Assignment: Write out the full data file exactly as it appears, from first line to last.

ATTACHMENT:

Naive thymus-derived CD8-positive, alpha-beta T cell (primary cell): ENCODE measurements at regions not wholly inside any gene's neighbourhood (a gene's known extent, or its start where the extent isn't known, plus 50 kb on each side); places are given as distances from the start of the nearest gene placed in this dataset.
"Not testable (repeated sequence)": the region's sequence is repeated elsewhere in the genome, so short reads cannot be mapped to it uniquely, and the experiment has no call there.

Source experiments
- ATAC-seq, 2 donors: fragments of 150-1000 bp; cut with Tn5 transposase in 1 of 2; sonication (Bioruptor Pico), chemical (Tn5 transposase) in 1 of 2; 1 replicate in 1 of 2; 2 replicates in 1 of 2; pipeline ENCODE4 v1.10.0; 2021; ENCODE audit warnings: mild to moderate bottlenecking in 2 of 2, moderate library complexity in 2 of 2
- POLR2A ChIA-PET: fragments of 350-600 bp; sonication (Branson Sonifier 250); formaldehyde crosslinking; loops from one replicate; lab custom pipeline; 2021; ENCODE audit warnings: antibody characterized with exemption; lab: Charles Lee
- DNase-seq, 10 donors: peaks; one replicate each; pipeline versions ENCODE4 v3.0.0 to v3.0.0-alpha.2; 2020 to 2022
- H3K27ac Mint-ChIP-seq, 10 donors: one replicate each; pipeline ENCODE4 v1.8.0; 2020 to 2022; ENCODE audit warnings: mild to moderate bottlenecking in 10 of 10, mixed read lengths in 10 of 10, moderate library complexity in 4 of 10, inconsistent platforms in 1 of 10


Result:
Naive thymus-derived CD8-positive, alpha-beta T cell (primary cell): ENCODE measurements at regions not wholly inside any gene's neighbourhood (a gene's known extent, or its start where the extent isn't known, plus 50 kb on each side); places are given as distances from the start of the nearest gene placed in this dataset.
"Not testable (repeated sequence)": the region's sequence is repeated elsewhere in the genome, so short reads cannot be mapped to it uniquely, and the experiment has no call there.

Source experiments
- ATAC-seq, 2 donors: fragments of 150-1000 bp; cut with Tn5 transposase in 1 of 2; sonication (Bioruptor Pico), chemical (Tn5 transposase) in 1 of 2; 1 replicate in 1 of 2; 2 replicates in 1 of 2; pipeline ENCODE4 v1.10.0; 2021; ENCODE audit warnings: mild to moderate bottlenecking in 2 of 2, moderate library complexity in 2 of 2
- POLR2A ChIA-PET: fragments of 350-600 bp; sonication (Branson Sonifier 250); formaldehyde crosslinking; loops from one replicate; lab custom pipeline; 2021; ENCODE audit warnings: antibody characterized with exemption; lab: Charles Lee
- DNase-seq, 10 donors: peaks; one replicate each; pipeline versions ENCODE4 v3.0.0 to v3.0.0-alpha.2; 2020 to 2022
- H3K27ac Mint-ChIP-seq, 10 donors: one replicate each; pipeline ENCODE4 v1.8.0; 2020 to 2022; ENCODE audit warnings: mild to moderate bottlenecking in 10 of 10, mixed read lengths in 10 of 10, moderate library complexity in 4 of 10, inconsistent platforms in 1 of 10